Thanksgiving Sides

It’s the side dishes that make a holiday meal memorable. 

Tyler Darden

Chef Jonathan Martin, Wilted Winter Greens and White Bean Cassoulet

(Photo by Tyler Darden)

Closing his eyes, Johnathan Martin remembers walking into his grandmother’s house and taking in the intoxicating aromas of a special meal, days in the making. “It’s probably the reason I wanted to become a chef,” he says, “seeing the joy it brought her to make us smile through her food.”

Tyler Darden

Chef Jonathan Martin, Wilted Winter Greens and White Bean Cassoulet

Martin ticks off his favorite dishes: a classic sweet potato casserole topped with candied pecans, roasted Brussels sprouts with bacon and balsamic reduction, and creamed corn.

More flavors of the season emerge in his homey cassoulet, a timeless dish that showcases the rich subtle flavor of white beans, or haricots blanc, married with wilted winter greens, noted for their earthiness and pleasant bitterness. AshbyInn.com


Wilted Winter Green and White Bean Cassoulet 

Johnathan Martin, The Ashby Inn, Paris

  • 2 pounds small white beans, like great Northern, soaked overnight in cold water
  • 1 pound thick-cut bacon, diced large 
  • 2 tablespoons chopped fresh garlic
  • 2 large white onions, peeled, diced small
  • 2 carrots, peeled, diced small 
  • 2 celery stalks, diced small
  • 1 pound collard greens, chopped
  • 1 pound mustard greens, chopped
  • 2 thyme sprigs
  • 2 bay leaves
  • 1 quart chicken stock or canned broth
  • 1 cup white wine
  • 1½ pounds red tomatoes, peeled, seeded, and chopped
  • 2 cups heavy cream
  • 2 cups grated Gruyère cheese
  • 1 ½ cups breadcrumbs
  • Coarse salt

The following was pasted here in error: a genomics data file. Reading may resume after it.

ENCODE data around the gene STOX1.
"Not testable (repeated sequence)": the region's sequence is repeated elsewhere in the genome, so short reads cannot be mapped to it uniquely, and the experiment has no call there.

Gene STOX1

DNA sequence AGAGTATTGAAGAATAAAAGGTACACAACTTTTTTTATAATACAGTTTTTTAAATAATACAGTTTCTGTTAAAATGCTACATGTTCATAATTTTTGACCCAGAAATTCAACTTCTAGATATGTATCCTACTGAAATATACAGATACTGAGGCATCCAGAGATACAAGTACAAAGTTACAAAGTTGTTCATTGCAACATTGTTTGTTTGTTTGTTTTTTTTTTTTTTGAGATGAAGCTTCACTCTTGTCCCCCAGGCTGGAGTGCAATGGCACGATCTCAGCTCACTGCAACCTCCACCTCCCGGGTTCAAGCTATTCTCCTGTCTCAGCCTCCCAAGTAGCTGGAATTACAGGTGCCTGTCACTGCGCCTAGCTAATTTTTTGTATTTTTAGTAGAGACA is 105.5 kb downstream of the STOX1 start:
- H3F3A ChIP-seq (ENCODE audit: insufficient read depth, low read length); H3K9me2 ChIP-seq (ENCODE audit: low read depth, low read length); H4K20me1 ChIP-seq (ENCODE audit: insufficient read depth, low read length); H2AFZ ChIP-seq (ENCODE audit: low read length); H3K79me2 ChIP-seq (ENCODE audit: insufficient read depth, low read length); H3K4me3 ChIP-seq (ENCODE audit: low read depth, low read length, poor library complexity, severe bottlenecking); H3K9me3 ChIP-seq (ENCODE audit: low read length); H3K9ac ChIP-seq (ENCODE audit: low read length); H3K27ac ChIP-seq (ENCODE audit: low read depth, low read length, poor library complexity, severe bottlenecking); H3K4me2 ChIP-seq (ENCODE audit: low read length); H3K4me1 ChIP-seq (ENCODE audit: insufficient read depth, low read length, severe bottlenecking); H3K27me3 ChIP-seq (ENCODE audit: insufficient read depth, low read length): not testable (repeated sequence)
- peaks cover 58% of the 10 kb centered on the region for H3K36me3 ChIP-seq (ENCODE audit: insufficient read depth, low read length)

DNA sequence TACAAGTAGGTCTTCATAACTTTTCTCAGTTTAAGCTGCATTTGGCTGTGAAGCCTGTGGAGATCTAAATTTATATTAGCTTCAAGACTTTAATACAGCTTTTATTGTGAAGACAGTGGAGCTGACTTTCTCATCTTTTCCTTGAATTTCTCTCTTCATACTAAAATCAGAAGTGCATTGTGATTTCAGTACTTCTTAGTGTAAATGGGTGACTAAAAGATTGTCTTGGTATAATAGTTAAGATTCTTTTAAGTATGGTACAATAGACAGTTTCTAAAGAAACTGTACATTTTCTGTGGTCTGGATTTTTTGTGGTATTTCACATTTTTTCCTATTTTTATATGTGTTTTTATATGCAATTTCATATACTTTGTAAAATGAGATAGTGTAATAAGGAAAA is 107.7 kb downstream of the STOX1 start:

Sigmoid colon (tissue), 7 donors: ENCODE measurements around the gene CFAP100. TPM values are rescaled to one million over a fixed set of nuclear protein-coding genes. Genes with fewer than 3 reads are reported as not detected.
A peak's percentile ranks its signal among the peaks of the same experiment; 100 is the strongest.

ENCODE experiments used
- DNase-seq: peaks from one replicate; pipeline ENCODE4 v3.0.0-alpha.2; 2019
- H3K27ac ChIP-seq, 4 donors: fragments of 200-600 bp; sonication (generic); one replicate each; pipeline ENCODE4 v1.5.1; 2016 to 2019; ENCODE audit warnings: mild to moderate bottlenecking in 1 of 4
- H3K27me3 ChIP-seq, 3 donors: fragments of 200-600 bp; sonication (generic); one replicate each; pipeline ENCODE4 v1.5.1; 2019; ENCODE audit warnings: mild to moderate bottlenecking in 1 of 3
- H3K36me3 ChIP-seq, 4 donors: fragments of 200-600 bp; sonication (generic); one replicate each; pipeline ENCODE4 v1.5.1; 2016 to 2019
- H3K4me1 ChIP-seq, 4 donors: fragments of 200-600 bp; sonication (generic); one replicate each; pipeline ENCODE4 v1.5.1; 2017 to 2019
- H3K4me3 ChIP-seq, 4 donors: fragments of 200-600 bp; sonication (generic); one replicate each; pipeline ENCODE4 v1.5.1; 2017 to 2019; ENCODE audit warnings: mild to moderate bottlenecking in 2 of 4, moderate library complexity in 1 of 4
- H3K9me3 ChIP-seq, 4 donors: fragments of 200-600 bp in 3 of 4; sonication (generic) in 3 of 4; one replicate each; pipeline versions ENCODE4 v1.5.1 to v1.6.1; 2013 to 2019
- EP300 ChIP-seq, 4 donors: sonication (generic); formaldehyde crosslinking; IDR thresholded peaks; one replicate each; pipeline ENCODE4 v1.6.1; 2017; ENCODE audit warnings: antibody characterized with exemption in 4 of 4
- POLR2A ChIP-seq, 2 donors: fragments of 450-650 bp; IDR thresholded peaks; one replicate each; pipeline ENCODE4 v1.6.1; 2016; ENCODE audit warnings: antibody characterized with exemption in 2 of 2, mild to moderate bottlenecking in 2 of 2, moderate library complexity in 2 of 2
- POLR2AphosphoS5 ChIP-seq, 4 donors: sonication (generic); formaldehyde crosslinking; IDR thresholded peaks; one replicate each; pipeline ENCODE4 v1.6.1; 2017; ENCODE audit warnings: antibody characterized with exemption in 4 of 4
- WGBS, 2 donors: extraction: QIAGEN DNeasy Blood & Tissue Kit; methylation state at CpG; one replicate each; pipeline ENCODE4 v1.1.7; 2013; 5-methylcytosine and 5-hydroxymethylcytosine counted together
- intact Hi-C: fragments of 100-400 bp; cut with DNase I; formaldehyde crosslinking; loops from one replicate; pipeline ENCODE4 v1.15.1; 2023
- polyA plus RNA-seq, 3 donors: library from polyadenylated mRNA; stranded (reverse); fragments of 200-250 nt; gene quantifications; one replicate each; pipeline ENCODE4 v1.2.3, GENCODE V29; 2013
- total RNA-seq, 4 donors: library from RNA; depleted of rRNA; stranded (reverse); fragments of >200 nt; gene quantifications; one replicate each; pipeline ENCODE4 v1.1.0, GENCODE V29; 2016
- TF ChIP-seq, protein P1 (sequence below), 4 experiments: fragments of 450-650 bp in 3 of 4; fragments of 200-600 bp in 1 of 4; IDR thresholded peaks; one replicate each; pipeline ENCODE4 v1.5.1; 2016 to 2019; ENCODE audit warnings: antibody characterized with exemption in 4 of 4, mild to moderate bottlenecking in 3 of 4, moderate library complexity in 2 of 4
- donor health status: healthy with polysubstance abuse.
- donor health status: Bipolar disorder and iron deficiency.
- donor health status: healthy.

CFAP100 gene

• Black pepper
Tyler Darden

Chef Jonathan Martin, Wilted Winter Greens and White Bean Cassoulet

(Photo by Tyler Darden)

Prepare beans by bringing to a boil in lightly salted water. Reduce heat and gently simmer over low, uncovered, for about an hour until tender. Strain and reserve.

In a large cassoulet dish, render bacon on high until almost crispy. Add garlic, onions, carrots, celery, thyme, and bay leaves. Sauté until onions are translucent. Deglaze with white wine and then reduce until almost dry.

Add collards and mustard greens and sauté until wilted. Add tomatoes and bring to simmer for about 5 minutes, stirring occasionally. Add heavy cream and chicken stock, and simmer for an additional 20-25 minutes.

Slowly add cheese until evenly melted. Add reserved beans, stir, and simmer for an additional 10-15 minutes before adding salt and pepper to taste. Cover entire top of cassoulet with bread crumbs, and bake at 350°F for 40-45 minutes to form a nice crust. Allow to cool slightly before serving.  Serves 8-12


This article originally appeared in the December 2022 issue.

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